Sunday Reads #97: They will never take our FREEDOM!
Jun 28, 2020 8:31 am
Hope you and yours are keeping safe.
I'm back again with the most thought-provoking articles I've read in the week. (in case you missed my newsletter last week, you can find it here: Sunday Reads #96: 50 Powerful Ideas).
This week, we first take a look at psychological reactance. How we react when our freedoms are taken away, even if those freedoms are unimportant to us.
Next, a great interview of Marc Andreessen, touching on productivity, goals & systems, and learning.
And last, a comic on why you should hold your opinions with care.
Here's the deal - Dive as deep as you want. Read my thoughts first. If you find them intriguing, read the main article. If you want to learn more, check out the related articles and books.
[PS. I will be changing the newsletter to a new system (Substack) next week, as I'm having some deliverability issues with the current one. So do watch out for the email next week - it might not show up in your inbox properly the first time.]
1. They will never take... our FREEDOM!
(Mel Gibson in Braveheart, feeling a little blue).
Last Friday, the lockdown in Singapore was lifted. It was a glorious, sunny day. As I looked out of my window and saw a few people swimming in the pool (it had been closed through the lockdown), my first thought was, “I’ll go for a swim this evening. It will be amazing.”
My second thought was, “Wait, that doesn’t make sense!”
- I’m not a good swimmer.
- I hate swimming.
- In the two years I’ve lived in this condo, I’ve never used the pool. Not once.
So what the hell happened there?
What happened was, I got some freedom back, and I loved it. Even if I’ve never actually used that freedom, and therefore, its value to me is precisely zero.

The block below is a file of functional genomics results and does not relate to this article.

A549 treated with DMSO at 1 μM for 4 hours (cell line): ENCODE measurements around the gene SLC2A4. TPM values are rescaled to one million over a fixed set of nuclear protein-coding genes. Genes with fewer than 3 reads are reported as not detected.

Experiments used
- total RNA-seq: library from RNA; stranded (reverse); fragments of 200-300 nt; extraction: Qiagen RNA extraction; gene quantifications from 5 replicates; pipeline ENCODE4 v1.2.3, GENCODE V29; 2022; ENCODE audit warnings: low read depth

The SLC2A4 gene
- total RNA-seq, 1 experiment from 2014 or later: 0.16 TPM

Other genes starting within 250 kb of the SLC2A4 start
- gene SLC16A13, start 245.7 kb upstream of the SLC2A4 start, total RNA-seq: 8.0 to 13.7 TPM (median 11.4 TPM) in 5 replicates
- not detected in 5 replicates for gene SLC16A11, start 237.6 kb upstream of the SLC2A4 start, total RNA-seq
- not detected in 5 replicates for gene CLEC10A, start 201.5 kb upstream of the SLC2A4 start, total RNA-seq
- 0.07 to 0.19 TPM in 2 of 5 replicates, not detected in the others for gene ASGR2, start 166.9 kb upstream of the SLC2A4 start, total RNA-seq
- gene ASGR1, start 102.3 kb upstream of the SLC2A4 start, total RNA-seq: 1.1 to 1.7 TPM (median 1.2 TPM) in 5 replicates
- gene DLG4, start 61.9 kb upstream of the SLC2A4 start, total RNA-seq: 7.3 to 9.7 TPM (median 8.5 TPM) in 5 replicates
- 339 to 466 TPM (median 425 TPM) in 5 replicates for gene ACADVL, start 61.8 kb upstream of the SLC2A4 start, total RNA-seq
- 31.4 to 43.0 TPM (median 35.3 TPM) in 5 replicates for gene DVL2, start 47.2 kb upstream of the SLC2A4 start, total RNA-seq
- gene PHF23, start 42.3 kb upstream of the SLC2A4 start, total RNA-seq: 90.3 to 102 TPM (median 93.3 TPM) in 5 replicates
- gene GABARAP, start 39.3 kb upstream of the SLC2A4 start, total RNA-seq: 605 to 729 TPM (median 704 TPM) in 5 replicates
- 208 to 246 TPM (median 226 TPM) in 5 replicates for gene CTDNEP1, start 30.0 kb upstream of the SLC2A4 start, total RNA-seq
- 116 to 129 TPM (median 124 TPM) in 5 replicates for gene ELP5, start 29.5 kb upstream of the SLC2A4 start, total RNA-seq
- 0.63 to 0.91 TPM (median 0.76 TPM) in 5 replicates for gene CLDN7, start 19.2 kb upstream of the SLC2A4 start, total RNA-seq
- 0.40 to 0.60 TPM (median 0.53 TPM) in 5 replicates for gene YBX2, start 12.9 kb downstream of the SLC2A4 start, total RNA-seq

The above was a benign example. But this yearning for freedom, even when we don’t actually need it, is an intense force driving our behavior.
The term for this is Psychological reactance. Here’s Wikipedia on the subject:
Reactance is an unpleasant motivational arousal (reaction) to offers, persons, rules, or regulations that threaten or eliminate specific behavioral freedoms. Reactance occurs when a person feels that someone or something is taking away their choices or limiting the range of alternatives.
As Dr. Robert Cialdini says in Influence: The Psychology of Persuasion, this is a powerful impulse.
As opportunities become less available, we lose freedoms. And we hate to lose freedoms we already have.
This desire to preserve our established prerogatives is the centerpiece of psychological reactance theory.
According to the theory, whenever free choice is limited or threatened, the need to retain our freedoms makes us desire them (as well as the goods and services associated with them) significantly more than previously. So when increasing scarcity—or anything else—interferes with our prior access to some item, we will react against the interference by wanting and trying to possess the item more than before.